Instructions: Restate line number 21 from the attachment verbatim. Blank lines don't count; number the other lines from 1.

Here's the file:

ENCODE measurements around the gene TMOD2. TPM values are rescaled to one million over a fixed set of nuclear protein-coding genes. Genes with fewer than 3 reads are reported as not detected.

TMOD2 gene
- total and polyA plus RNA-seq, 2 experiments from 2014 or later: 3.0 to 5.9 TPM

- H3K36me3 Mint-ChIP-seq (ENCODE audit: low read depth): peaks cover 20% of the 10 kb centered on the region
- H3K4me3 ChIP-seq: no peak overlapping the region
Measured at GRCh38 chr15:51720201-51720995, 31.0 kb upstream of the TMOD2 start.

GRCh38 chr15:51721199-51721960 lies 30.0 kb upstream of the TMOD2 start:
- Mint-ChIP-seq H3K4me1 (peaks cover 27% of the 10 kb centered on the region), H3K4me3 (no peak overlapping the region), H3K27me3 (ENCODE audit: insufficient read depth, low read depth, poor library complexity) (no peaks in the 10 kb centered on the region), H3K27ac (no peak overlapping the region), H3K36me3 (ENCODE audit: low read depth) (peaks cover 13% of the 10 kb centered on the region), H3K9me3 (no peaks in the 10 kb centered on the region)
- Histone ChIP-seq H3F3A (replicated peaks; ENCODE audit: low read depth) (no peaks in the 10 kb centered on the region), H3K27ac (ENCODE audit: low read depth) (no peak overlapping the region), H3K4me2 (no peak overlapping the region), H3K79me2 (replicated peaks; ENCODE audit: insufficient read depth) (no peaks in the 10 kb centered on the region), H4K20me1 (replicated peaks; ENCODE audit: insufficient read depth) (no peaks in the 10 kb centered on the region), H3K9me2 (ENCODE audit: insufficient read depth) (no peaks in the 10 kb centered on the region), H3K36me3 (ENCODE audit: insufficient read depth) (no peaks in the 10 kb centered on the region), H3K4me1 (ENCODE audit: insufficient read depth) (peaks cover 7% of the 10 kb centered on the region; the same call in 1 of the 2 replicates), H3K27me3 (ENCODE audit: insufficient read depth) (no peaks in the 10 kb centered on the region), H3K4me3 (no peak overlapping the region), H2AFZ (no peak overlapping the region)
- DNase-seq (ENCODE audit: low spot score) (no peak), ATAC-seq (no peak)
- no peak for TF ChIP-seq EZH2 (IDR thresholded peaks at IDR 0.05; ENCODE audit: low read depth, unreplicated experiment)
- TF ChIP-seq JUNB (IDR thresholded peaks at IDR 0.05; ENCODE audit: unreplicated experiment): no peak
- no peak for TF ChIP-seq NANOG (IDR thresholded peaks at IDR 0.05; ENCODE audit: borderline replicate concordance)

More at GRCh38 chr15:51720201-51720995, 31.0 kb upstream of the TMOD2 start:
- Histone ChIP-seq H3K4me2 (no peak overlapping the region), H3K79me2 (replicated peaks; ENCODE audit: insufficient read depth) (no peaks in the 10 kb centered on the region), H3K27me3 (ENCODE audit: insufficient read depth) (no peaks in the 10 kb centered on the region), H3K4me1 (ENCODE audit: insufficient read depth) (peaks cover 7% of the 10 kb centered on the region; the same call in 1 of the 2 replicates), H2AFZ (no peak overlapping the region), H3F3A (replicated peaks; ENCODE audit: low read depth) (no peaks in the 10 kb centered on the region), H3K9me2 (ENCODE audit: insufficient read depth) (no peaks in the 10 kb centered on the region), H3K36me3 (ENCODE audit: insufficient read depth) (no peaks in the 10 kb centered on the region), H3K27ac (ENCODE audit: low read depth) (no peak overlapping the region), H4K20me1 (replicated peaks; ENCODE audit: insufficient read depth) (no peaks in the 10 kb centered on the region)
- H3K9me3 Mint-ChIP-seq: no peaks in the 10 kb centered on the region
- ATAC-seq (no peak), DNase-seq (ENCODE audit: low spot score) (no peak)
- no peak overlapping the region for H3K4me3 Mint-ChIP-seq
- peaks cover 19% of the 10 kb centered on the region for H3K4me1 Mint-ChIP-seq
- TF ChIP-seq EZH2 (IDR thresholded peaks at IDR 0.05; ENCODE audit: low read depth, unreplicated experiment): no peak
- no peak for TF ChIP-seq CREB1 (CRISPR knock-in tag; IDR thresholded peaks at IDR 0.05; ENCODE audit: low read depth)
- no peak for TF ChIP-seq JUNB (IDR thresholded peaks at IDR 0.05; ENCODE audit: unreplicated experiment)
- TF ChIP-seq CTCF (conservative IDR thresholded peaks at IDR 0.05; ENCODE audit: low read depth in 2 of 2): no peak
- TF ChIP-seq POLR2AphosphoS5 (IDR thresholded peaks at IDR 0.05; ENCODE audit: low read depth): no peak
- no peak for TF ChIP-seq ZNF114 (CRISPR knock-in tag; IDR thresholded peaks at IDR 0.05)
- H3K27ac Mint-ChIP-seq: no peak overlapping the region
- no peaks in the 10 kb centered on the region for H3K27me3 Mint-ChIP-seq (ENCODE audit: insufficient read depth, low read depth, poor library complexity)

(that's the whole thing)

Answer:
- no peak for TF ChIP-seq CREB1 (CRISPR knock-in tag; IDR thresholded peaks at IDR 0.05; ENCODE audit: low read depth)